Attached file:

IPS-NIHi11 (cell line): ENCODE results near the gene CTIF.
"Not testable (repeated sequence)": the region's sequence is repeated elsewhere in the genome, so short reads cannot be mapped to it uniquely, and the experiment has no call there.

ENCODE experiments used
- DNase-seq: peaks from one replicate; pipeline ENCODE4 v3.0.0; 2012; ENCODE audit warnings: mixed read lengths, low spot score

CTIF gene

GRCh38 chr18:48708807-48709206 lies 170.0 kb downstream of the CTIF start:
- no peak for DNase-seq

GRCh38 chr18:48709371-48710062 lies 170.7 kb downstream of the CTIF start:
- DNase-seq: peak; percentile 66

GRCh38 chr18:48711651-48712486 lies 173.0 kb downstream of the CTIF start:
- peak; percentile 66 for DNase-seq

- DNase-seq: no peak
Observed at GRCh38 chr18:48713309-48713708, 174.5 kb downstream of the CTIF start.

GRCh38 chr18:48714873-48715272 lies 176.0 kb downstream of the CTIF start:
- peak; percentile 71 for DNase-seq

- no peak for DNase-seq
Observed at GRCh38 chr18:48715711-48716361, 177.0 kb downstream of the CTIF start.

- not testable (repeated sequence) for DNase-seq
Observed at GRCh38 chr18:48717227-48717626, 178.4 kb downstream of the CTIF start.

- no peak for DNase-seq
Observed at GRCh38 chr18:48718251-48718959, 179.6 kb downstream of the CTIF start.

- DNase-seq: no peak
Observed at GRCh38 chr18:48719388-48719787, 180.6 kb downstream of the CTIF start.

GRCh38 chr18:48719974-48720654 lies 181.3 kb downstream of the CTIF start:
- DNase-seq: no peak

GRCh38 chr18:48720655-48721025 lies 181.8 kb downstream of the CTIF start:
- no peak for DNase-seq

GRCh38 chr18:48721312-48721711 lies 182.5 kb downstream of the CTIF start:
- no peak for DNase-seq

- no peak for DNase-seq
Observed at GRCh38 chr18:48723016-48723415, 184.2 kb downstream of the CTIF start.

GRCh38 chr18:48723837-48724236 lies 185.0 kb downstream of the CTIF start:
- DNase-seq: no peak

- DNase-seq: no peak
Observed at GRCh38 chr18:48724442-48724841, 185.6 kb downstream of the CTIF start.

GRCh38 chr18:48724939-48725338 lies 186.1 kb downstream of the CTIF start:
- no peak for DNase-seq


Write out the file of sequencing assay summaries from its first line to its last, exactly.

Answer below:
IPS-NIHi11 (cell line): ENCODE results near the gene CTIF.
"Not testable (repeated sequence)": the region's sequence is repeated elsewhere in the genome, so short reads cannot be mapped to it uniquely, and the experiment has no call there.

ENCODE experiments used
- DNase-seq: peaks from one replicate; pipeline ENCODE4 v3.0.0; 2012; ENCODE audit warnings: mixed read lengths, low spot score

CTIF gene

GRCh38 chr18:48708807-48709206 lies 170.0 kb downstream of the CTIF start:
- no peak for DNase-seq

GRCh38 chr18:48709371-48710062 lies 170.7 kb downstream of the CTIF start:
- DNase-seq: peak; percentile 66

GRCh38 chr18:48711651-48712486 lies 173.0 kb downstream of the CTIF start:
- peak; percentile 66 for DNase-seq

- DNase-seq: no peak
Observed at GRCh38 chr18:48713309-48713708, 174.5 kb downstream of the CTIF start.

GRCh38 chr18:48714873-48715272 lies 176.0 kb downstream of the CTIF start:
- peak; percentile 71 for DNase-seq

- no peak for DNase-seq
Observed at GRCh38 chr18:48715711-48716361, 177.0 kb downstream of the CTIF start.

- not testable (repeated sequence) for DNase-seq
Observed at GRCh38 chr18:48717227-48717626, 178.4 kb downstream of the CTIF start.

- no peak for DNase-seq
Observed at GRCh38 chr18:48718251-48718959, 179.6 kb downstream of the CTIF start.

- DNase-seq: no peak
Observed at GRCh38 chr18:48719388-48719787, 180.6 kb downstream of the CTIF start.

GRCh38 chr18:48719974-48720654 lies 181.3 kb downstream of the CTIF start:
- DNase-seq: no peak

GRCh38 chr18:48720655-48721025 lies 181.8 kb downstream of the CTIF start:
- no peak for DNase-seq

GRCh38 chr18:48721312-48721711 lies 182.5 kb downstream of the CTIF start:
- no peak for DNase-seq

- no peak for DNase-seq
Observed at GRCh38 chr18:48723016-48723415, 184.2 kb downstream of the CTIF start.

GRCh38 chr18:48723837-48724236 lies 185.0 kb downstream of the CTIF start:
- DNase-seq: no peak

- DNase-seq: no peak
Observed at GRCh38 chr18:48724442-48724841, 185.6 kb downstream of the CTIF start.

GRCh38 chr18:48724939-48725338 lies 186.1 kb downstream of the CTIF start:
- no peak for DNase-seq